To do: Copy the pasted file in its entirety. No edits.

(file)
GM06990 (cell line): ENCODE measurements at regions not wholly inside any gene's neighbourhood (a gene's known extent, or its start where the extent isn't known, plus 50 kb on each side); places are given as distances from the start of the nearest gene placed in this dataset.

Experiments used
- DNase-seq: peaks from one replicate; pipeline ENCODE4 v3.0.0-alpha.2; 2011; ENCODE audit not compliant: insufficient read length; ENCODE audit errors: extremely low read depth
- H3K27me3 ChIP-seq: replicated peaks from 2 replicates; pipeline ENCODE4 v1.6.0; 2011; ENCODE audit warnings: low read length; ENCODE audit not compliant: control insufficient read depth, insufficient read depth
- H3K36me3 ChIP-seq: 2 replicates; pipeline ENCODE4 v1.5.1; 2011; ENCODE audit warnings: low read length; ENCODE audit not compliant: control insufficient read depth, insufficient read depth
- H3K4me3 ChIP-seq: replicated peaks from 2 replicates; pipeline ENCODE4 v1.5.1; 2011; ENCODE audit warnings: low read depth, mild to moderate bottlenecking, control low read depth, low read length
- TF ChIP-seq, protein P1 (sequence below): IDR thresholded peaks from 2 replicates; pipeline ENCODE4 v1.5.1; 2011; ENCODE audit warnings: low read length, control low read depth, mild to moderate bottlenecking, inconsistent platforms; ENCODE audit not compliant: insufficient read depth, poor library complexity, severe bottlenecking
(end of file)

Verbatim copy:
GM06990 (cell line): ENCODE measurements at regions not wholly inside any gene's neighbourhood (a gene's known extent, or its start where the extent isn't known, plus 50 kb on each side); places are given as distances from the start of the nearest gene placed in this dataset.

Experiments used
- DNase-seq: peaks from one replicate; pipeline ENCODE4 v3.0.0-alpha.2; 2011; ENCODE audit not compliant: insufficient read length; ENCODE audit errors: extremely low read depth
- H3K27me3 ChIP-seq: replicated peaks from 2 replicates; pipeline ENCODE4 v1.6.0; 2011; ENCODE audit warnings: low read length; ENCODE audit not compliant: control insufficient read depth, insufficient read depth
- H3K36me3 ChIP-seq: 2 replicates; pipeline ENCODE4 v1.5.1; 2011; ENCODE audit warnings: low read length; ENCODE audit not compliant: control insufficient read depth, insufficient read depth
- H3K4me3 ChIP-seq: replicated peaks from 2 replicates; pipeline ENCODE4 v1.5.1; 2011; ENCODE audit warnings: low read depth, mild to moderate bottlenecking, control low read depth, low read length
- TF ChIP-seq, protein P1 (sequence below): IDR thresholded peaks from 2 replicates; pipeline ENCODE4 v1.5.1; 2011; ENCODE audit warnings: low read length, control low read depth, mild to moderate bottlenecking, inconsistent platforms; ENCODE audit not compliant: insufficient read depth, poor library complexity, severe bottlenecking